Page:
Myanmar security forces 'open fire at funeral'

In Myanmar on Sunday (March 28) it was time to bury the dead after the bloodiest day of violence since protests began two months ago.

But since the country's military coup - even mourning loved ones is no longer safe.

Troops opened fire at a funeral in the town of Bago, witnesses said.

A woman called Aye was at the service for Thae Maung Maung, a 20-year-old student who was shot on Saturday (March 27).

She said they were singing a revolutionary song, when the security forces arrived and opened fire.

There were no immediate reports of casualties from that incident.

Ceremonies were being held across Myanmar on Sunday for the 114 people killed the day before.

There were no reports of large-scale protests in Yangon or second city Mandalay, which bore the brunt of Saturday's casualties.

The bloodshed drew renewed condemnation from the West. U.N. Special Rapporteur on Myanmar Tom Andrews said the army was carrying out "mass murder".

He called on the world to isolate the junta, cutting off its funding and halting access to weapons.

"Words of condemnation or concern are frankly ringing hollow to the people of Myanmar", he said.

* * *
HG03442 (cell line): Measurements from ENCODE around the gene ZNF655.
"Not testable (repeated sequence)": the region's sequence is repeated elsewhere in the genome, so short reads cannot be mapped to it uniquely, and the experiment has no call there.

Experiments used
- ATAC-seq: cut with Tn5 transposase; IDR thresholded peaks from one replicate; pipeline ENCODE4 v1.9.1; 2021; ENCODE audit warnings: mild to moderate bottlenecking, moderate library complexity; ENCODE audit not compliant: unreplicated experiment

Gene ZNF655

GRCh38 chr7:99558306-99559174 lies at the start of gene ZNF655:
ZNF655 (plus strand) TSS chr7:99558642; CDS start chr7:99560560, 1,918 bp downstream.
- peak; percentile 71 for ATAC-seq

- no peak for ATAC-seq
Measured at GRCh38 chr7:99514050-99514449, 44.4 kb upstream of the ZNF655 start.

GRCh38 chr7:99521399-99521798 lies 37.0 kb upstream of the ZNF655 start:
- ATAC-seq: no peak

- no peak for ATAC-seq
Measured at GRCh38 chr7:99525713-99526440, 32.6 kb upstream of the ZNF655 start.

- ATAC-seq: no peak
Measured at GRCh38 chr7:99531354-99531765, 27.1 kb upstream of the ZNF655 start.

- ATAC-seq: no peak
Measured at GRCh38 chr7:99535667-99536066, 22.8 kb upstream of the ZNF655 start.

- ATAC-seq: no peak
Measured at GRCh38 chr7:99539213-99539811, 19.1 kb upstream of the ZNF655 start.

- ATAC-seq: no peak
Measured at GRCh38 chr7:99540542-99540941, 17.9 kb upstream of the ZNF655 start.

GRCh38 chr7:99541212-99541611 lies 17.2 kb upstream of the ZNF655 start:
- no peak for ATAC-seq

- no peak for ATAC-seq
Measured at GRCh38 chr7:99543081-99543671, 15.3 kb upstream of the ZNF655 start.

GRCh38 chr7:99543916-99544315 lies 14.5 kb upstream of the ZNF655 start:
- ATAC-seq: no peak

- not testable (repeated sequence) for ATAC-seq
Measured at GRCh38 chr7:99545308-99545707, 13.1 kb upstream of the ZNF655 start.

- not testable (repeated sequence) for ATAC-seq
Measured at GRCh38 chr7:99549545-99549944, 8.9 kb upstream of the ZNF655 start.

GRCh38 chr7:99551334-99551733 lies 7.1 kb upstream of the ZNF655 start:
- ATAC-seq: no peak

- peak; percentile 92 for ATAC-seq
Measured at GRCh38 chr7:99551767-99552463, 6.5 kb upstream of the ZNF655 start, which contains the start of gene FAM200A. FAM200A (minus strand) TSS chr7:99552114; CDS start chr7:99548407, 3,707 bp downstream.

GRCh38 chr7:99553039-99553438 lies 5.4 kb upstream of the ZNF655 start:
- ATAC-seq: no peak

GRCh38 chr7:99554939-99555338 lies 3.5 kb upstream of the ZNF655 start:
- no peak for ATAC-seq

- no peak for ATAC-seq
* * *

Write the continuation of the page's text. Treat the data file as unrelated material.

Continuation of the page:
Among the dead, at least six children aged between 10 and 16, according to news reports and witnesses.

In Yangon, 13-year-old boy Sai Wai Yan was being remembered.

His mother is saying "mom is calling you, can't you hear me? How can I live without you."

Video Transcript

- In Myanmar on Sunday, it was time to bury the dead after the bloodiest day of violence since protests began two months ago. But after the country's military coup, even mourning loved ones is no longer safe. Troops opened fire at a funeral in the town of Bago, witnesses said. A woman killed Aye was at the service for Thae Maung Maung, a 20-year-old student who was shot on Saturday. She said there were singing a revolutionary song when the security forces arrived and opened fire. There were no immediate reports of casualties from that incident.

Ceremonies were being held across Myanmar on Sunday after 114 people were killed the day before. There were no reports of large-scale protests in Yangon or second city, Mandalay which bore the brunt of Saturday's casualties. The bloodshed drew renewed condemnation from the West. UN Special Rapporteur on Myanmar Tom Andrews said the Army was carrying out mass murder. He called on the world to isolate the junta, cutting off its funding and halting access to weapons. "Words of condemnation or concern are frankly ringing hollow to the people of Myanmar," he said.

Among the dead on Saturday, at least six children aged between 10 and 16, according to news reports and witnesses. In Yangon, 13-year-old boy Sai Wai Yan was being remembered. His mother is saying "mom is calling you, can't you hear me? How can I live without you?"